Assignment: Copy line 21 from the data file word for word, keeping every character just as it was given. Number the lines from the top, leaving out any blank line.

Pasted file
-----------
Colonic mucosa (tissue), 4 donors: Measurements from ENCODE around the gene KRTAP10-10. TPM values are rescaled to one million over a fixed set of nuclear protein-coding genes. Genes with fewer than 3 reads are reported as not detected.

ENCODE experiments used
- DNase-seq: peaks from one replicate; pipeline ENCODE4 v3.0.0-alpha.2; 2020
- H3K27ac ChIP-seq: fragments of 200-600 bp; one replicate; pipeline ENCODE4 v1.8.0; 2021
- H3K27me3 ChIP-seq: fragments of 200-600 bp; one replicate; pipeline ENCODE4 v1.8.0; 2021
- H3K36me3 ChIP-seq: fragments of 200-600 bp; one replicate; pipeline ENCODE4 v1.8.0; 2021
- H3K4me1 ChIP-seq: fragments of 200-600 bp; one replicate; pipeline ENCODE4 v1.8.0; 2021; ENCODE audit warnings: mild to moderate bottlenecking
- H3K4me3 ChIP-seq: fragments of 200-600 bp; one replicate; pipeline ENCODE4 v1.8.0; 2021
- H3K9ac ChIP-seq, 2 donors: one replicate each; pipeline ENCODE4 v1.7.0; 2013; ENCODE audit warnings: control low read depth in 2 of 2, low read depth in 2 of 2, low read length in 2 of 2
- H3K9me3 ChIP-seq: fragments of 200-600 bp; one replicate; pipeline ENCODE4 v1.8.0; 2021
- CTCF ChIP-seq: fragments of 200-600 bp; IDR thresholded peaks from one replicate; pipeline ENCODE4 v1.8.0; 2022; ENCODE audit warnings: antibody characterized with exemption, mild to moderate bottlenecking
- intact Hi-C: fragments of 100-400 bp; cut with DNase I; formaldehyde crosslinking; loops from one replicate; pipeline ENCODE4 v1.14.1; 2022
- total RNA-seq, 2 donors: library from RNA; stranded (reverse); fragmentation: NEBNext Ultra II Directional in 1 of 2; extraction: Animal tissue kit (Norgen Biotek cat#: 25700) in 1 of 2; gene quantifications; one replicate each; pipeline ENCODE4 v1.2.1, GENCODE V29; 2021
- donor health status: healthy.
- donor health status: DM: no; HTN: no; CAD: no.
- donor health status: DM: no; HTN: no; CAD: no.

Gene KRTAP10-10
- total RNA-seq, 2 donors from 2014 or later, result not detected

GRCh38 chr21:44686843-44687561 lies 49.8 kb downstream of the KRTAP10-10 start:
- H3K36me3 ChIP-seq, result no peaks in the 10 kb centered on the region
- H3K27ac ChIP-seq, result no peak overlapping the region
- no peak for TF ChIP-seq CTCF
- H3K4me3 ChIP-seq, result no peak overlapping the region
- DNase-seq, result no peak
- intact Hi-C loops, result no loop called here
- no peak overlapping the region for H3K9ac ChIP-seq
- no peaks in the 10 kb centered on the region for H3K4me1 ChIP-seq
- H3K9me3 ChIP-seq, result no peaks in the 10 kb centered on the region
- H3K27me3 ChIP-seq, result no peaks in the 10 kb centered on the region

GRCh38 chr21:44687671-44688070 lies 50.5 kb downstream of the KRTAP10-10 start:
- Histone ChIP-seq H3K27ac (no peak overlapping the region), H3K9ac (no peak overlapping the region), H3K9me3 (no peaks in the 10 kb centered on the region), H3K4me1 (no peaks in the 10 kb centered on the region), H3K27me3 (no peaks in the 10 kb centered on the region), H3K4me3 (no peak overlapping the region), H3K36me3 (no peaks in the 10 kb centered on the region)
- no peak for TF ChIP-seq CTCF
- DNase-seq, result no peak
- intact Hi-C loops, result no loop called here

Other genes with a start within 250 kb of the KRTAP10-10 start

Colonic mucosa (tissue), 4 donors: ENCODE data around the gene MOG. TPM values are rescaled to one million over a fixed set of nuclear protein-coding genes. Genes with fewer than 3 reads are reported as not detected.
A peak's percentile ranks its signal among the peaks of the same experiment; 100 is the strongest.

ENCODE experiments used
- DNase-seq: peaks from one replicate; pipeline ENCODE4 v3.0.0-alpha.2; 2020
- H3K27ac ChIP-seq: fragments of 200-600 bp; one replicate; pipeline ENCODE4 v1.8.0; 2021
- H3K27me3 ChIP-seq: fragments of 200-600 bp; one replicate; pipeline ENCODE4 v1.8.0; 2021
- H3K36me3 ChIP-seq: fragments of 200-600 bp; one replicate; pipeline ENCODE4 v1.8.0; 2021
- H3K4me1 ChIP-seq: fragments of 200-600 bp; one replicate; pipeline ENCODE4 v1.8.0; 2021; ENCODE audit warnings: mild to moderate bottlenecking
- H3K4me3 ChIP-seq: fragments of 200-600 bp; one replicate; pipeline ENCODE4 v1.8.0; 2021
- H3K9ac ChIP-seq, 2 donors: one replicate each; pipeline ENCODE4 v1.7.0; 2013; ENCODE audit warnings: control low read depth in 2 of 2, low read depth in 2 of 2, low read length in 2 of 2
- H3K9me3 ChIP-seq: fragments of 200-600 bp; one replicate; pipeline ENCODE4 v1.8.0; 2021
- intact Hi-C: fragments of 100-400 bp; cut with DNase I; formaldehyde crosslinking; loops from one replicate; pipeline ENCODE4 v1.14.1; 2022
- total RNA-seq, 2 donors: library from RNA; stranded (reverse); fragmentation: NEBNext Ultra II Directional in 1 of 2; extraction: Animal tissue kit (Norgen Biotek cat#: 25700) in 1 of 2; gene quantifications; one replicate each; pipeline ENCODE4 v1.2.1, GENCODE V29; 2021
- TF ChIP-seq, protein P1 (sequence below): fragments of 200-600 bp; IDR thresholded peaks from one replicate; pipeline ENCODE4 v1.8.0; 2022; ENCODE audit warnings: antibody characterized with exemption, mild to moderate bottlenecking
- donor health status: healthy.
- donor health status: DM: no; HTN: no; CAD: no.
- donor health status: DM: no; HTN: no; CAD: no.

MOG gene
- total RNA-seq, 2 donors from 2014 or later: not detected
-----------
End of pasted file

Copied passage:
- H3K27ac ChIP-seq, result no peak overlapping the region